THE CAPITAL, TALLAHASSEE, November 3, 2011 -
Michael Peltier, The News Service of Florida
Bolstered by a letter of confidence from Washington, Florida's top environmental regulator on Wednesday said his agency would proceed with its proposed plan to set specific pollution levels for the state's inland and coastal waters.
Department of Environmental Protection Secretary Herschel Vinyard, said news earlier Wednesday that the U.S. Environmental Protection Agency had given a preliminary nod to new state standards would allow the agency to continue its re-write of fresh water quality standards.
"This is the right thing for Florida," Vinyard said in a statement. "If adopted, these rules will be the most comprehensive nutrient pollution limitations in the nation, and will serve to protect our rivers, lakes, streams, springs and estuaries."
Vinyard's comments came shortly after an announcement by U.S. Environmental Protection Agency Acting Assistant Director Nancy Stoner that the federal agency had given preliminary approval to state rules released for comment last month.
Stoner's letter cautioned state officials not to deviate significantly from the draft rules sent to EPA in October. Though the federal agency will continue to monitor the new rules, what federal officials have seen so far appear to make sense.
"While EPA's final decision to approve or disapprove any nutrient criteria rule submitted by FDEP will follow, our formal review of the rule leads us to the preliminary conclusion that EPA would be able to approve the draft rule under the CWA," Stoner wrote.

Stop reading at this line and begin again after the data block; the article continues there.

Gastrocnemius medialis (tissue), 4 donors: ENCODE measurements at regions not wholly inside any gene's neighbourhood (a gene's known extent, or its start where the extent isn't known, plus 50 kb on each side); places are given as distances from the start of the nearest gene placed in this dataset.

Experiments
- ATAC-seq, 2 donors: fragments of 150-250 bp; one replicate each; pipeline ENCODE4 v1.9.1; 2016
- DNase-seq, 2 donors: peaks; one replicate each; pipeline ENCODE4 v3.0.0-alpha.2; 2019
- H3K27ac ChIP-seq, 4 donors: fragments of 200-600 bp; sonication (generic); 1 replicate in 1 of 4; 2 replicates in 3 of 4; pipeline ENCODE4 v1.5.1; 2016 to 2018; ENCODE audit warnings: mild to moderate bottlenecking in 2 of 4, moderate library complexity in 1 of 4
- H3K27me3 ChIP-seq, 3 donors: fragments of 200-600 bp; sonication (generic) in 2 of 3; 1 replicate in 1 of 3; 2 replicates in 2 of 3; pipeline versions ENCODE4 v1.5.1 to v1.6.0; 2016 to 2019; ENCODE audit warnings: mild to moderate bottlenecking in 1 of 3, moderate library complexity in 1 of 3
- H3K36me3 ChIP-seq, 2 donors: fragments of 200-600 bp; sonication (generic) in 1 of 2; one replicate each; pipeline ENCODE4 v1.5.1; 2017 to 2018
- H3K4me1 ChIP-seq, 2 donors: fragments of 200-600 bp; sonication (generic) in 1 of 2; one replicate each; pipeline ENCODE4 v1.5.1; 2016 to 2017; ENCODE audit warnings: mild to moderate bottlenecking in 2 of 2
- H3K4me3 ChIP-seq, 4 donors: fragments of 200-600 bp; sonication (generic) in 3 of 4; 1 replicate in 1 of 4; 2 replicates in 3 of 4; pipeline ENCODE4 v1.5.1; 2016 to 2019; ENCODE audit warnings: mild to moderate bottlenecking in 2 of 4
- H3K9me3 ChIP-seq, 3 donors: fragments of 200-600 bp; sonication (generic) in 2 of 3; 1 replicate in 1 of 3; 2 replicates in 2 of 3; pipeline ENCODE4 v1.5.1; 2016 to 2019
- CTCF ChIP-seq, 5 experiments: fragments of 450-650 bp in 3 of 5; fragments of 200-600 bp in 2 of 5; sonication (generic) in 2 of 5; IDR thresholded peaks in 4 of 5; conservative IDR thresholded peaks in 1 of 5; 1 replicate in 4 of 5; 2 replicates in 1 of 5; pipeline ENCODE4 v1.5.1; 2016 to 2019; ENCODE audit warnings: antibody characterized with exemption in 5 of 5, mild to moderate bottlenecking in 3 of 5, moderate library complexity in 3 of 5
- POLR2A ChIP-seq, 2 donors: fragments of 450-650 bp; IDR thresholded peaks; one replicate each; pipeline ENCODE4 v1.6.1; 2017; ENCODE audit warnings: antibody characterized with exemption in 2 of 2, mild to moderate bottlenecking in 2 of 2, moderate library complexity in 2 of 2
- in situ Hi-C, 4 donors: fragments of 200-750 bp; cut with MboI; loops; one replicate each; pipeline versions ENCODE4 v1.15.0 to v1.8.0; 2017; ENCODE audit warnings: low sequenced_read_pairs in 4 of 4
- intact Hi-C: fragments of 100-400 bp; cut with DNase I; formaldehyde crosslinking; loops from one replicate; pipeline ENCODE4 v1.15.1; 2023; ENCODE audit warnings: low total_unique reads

The announcement Wednesday comes on the eve of an Environmental Regulations Commission meeting, which is scheduled to consider the draft rules Thursday.
Water-quality standards have been a major issue in Florida during the past couple of years, as business groups and many state and local leaders have fought federal EPA efforts to impose stricter standards through what are known as "numeric nutrient criteria," specific guidelines for the amount of nutrient content that can go into fresh water bodies.
A 2008 lawsuit argued that the federal Clean Water Act wasn't being enforced in Florida, despite a ruling in 1998 ordering states to comply with an EPA edict to set verifiable limits on nutrient discharges that are largely responsible for algae blooms and other degradation of inland waters.
Opponents claim there's no scientific reasoning behind numeric limits on pollution, and contend that the criteria would force costly upgrades of facilities such as sewage-treatment plants, which discharge water into rivers and streams.
Supporters say the standards would help clean up the state's waterways, preventing health and environmental problems.
The fight over several years has been between environmentalists who have preferred a strict federal standard for Florida because they believe it is lax in regulating pollution, and the state, which says that a Washington-driven solution doesn't make sense in a unique state.
In a compromise of sorts, the federal government has agreed to let Florida try to write its own standards, as long as they have numeric criteria for nutrients going into the water, and the EPA will have the final sign-off power.
Business groups say Florida's DEP can regulate the state's pollution just fine.
"Florida has a comprehensive excess nutrient program and a long track-record of helping to ensure the health of our states waterways," said Leticia Adams, policy director for the Florida Chamber of Commerce. "As Florida moves forward with this rulemaking effort, it is our hope that Washington will rescind its over-reaching and expensive regulatory mandate."
Environmental group EarthJustice filed a lawsuit against EPA seeking essentially to compel the adoption of numeric nutrient criteria, claiming that the state's different way of measuring pollution violates the Clean Water Act.
The group said Wednesday that the announcement by the EPA was a disappointment and does not adequately protect Florida fresh waters.
What we had here is a contest between the health and safety of Floridas families on one side and the deep-pocket polluters on the other," said EarthJustice attorney David Guest. "Unfortunately, today the polluters and their expensive lobbyists won.